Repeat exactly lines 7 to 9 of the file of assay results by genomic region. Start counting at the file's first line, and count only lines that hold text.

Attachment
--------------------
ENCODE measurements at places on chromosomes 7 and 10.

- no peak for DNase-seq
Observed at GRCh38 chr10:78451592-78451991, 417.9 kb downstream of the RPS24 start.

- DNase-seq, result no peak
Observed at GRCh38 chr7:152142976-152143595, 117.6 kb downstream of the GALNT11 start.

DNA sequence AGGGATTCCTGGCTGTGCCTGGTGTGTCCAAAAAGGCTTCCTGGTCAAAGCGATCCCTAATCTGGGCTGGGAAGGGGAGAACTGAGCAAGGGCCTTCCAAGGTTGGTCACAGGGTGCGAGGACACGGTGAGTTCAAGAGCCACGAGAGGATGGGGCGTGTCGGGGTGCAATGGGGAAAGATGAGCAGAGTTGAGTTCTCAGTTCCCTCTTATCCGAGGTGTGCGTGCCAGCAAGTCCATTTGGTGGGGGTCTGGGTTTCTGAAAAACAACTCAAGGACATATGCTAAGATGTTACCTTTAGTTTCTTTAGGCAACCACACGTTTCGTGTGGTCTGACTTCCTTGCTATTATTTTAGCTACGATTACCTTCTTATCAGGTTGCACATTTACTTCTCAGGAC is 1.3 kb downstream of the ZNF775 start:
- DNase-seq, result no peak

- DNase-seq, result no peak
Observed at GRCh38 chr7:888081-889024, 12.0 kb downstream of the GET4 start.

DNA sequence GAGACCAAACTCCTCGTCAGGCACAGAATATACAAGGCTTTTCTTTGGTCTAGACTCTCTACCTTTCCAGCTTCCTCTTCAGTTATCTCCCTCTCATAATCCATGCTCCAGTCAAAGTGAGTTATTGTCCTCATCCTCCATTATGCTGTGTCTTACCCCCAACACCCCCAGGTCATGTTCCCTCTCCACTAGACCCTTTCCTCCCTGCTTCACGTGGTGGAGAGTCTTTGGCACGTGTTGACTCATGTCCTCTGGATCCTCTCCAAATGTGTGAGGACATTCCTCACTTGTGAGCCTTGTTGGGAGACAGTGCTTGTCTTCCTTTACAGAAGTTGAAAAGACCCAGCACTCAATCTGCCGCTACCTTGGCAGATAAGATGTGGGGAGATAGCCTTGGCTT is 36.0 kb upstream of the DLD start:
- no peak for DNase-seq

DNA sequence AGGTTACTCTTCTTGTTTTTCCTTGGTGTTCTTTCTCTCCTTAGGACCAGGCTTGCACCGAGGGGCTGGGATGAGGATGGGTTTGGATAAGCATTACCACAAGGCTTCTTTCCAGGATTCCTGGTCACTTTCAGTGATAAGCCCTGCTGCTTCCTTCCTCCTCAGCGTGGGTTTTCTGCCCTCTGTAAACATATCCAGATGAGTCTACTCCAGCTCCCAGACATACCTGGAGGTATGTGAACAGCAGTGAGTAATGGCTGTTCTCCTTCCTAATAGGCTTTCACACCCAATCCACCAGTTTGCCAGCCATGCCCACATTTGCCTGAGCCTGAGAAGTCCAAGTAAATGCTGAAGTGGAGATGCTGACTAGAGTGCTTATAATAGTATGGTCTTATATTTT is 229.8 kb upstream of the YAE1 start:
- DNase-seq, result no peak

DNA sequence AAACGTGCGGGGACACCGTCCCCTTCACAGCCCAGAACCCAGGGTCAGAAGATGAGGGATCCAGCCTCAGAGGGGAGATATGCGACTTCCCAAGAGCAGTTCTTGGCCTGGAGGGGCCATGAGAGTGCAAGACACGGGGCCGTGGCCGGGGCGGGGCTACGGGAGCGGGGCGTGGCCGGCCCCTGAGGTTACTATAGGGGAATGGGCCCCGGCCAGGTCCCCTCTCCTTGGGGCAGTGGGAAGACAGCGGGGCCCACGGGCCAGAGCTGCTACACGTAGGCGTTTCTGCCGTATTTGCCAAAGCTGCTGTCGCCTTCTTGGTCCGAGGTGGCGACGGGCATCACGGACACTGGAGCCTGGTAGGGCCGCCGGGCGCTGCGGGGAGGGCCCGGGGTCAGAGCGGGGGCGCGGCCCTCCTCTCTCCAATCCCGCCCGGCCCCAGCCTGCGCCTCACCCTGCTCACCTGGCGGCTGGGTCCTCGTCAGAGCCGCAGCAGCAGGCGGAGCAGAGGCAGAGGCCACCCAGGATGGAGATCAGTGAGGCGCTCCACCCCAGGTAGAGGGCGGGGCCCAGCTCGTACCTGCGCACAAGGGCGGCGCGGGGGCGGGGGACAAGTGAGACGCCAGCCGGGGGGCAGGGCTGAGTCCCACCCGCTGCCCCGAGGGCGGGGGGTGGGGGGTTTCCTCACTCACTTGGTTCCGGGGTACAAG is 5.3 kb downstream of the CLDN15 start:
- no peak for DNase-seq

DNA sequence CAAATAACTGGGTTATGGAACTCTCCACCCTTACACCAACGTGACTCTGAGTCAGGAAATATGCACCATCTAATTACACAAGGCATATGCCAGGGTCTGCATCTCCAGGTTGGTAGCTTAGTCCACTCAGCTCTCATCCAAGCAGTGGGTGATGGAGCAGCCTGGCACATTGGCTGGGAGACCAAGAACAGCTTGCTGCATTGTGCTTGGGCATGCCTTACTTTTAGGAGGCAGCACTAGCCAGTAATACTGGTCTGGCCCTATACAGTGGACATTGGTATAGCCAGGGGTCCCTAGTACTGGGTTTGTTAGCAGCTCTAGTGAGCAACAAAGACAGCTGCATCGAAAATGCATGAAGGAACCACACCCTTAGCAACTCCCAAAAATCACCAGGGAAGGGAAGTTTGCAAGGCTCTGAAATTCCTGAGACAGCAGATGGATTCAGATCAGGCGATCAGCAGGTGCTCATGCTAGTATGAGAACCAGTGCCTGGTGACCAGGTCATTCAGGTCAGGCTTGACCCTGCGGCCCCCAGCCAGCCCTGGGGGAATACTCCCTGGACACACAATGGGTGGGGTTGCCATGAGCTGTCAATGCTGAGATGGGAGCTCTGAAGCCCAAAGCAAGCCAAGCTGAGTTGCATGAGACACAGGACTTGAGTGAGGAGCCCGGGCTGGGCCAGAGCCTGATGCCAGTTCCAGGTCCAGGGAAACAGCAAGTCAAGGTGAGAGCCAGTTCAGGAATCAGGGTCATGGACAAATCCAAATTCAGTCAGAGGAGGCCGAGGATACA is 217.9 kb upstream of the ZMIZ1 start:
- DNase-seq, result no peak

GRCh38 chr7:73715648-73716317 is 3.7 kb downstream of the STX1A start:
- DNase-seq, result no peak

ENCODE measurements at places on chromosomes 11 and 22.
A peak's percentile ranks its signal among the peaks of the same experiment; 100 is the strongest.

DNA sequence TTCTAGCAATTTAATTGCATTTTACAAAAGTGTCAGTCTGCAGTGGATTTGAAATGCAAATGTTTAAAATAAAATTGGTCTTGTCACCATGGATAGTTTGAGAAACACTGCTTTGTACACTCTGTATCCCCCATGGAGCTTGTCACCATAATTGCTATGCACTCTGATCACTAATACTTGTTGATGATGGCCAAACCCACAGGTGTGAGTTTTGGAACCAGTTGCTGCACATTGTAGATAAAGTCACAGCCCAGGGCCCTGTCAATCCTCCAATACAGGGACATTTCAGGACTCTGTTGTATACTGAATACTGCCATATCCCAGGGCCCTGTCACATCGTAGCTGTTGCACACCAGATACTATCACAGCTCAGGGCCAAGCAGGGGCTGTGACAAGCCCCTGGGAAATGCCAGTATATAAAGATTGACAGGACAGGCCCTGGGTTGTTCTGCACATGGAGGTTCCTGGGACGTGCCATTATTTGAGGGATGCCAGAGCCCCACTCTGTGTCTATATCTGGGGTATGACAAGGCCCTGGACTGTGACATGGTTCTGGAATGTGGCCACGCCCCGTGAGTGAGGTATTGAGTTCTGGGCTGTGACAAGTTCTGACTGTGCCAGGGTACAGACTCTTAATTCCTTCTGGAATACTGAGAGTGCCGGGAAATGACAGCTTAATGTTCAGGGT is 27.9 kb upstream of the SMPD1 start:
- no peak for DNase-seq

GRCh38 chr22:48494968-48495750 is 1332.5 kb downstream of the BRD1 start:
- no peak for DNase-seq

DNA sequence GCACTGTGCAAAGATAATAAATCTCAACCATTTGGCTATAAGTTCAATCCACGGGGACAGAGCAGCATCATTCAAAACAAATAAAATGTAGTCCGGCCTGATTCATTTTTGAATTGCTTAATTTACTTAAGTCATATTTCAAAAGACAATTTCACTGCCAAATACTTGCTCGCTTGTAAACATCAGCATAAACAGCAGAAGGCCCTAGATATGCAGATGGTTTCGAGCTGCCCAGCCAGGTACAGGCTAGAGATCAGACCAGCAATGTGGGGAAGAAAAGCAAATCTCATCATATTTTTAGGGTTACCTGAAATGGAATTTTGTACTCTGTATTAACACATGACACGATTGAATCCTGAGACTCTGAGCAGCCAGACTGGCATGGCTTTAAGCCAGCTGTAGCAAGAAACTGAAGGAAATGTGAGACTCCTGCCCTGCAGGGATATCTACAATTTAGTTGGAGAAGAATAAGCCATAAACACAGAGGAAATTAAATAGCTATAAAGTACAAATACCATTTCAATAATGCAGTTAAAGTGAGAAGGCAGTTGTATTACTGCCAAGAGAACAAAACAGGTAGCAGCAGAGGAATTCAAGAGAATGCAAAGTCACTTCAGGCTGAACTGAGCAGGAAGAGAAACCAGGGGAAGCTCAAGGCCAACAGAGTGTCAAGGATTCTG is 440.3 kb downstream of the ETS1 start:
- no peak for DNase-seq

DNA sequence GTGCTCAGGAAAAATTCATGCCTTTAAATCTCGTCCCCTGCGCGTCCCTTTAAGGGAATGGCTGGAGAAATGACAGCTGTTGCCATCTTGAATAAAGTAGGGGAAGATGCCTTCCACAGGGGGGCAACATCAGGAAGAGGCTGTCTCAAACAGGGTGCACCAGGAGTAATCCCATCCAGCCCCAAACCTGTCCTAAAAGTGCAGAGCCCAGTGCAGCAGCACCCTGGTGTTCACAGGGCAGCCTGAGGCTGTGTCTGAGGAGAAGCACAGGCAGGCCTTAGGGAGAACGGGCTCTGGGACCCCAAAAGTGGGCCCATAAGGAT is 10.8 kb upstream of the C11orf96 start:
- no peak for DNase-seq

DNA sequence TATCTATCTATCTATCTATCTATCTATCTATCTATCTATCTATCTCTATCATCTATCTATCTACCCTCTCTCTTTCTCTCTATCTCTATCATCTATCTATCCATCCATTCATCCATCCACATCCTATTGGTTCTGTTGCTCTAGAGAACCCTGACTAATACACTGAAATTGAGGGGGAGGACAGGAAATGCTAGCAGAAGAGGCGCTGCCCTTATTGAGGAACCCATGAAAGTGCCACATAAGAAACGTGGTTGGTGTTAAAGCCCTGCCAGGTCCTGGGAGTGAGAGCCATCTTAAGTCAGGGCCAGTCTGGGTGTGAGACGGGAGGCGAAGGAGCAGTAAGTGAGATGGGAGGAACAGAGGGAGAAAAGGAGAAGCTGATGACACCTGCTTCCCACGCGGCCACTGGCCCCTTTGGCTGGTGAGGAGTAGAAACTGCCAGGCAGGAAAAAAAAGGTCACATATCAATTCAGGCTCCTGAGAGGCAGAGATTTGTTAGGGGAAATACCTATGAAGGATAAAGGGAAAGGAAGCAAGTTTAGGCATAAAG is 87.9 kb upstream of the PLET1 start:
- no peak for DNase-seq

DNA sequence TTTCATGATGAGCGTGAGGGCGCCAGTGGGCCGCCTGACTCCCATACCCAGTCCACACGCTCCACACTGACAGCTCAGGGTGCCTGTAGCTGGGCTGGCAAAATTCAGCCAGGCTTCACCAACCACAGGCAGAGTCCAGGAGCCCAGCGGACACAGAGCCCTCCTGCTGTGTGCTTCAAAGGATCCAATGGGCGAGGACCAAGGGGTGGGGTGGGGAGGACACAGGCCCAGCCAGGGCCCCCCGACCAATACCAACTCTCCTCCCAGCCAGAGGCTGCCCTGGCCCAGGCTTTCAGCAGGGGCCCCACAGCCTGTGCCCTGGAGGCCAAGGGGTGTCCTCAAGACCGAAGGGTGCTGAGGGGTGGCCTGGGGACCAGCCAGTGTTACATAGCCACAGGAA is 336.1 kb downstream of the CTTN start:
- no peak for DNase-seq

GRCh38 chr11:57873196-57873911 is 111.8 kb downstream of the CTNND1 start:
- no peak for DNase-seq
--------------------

- DNase-seq, result no peak

- DNase-seq, result no peak
Observed at GRCh38 chr7:888081-889024, 12.0 kb downstream of the GET4 start.